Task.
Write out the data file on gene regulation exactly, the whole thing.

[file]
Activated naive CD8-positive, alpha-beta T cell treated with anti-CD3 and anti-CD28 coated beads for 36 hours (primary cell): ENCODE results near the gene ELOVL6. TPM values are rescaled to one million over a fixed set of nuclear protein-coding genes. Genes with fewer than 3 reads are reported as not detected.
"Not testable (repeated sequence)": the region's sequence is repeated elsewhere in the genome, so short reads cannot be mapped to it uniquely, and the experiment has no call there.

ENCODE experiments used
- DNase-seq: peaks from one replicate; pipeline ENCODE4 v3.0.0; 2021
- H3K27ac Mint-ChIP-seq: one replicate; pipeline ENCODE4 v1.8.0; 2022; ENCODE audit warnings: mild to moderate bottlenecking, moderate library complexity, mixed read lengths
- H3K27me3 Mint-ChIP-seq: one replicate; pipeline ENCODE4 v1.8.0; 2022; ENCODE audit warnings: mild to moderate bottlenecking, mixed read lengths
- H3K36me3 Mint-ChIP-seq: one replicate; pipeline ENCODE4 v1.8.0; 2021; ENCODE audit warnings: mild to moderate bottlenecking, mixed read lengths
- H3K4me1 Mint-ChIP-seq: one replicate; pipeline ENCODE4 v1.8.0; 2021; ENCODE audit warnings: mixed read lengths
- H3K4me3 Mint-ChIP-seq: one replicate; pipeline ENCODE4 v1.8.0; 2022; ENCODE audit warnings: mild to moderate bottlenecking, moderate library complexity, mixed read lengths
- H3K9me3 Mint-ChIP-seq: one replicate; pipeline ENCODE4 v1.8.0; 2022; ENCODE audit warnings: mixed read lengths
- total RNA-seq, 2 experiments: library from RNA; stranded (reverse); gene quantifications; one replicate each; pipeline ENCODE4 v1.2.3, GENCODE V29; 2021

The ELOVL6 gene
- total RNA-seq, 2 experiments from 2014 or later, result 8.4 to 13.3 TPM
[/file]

Activated naive CD8-positive, alpha-beta T cell treated with anti-CD3 and anti-CD28 coated beads for 36 hours (primary cell): ENCODE results near the gene ELOVL6. TPM values are rescaled to one million over a fixed set of nuclear protein-coding genes. Genes with fewer than 3 reads are reported as not detected.
"Not testable (repeated sequence)": the region's sequence is repeated elsewhere in the genome, so short reads cannot be mapped to it uniquely, and the experiment has no call there.

ENCODE experiments used
- DNase-seq: peaks from one replicate; pipeline ENCODE4 v3.0.0; 2021
- H3K27ac Mint-ChIP-seq: one replicate; pipeline ENCODE4 v1.8.0; 2022; ENCODE audit warnings: mild to moderate bottlenecking, moderate library complexity, mixed read lengths
- H3K27me3 Mint-ChIP-seq: one replicate; pipeline ENCODE4 v1.8.0; 2022; ENCODE audit warnings: mild to moderate bottlenecking, mixed read lengths
- H3K36me3 Mint-ChIP-seq: one replicate; pipeline ENCODE4 v1.8.0; 2021; ENCODE audit warnings: mild to moderate bottlenecking, mixed read lengths
- H3K4me1 Mint-ChIP-seq: one replicate; pipeline ENCODE4 v1.8.0; 2021; ENCODE audit warnings: mixed read lengths
- H3K4me3 Mint-ChIP-seq: one replicate; pipeline ENCODE4 v1.8.0; 2022; ENCODE audit warnings: mild to moderate bottlenecking, moderate library complexity, mixed read lengths
- H3K9me3 Mint-ChIP-seq: one replicate; pipeline ENCODE4 v1.8.0; 2022; ENCODE audit warnings: mixed read lengths
- total RNA-seq, 2 experiments: library from RNA; stranded (reverse); gene quantifications; one replicate each; pipeline ENCODE4 v1.2.3, GENCODE V29; 2021

The ELOVL6 gene
- total RNA-seq, 2 experiments from 2014 or later, result 8.4 to 13.3 TPM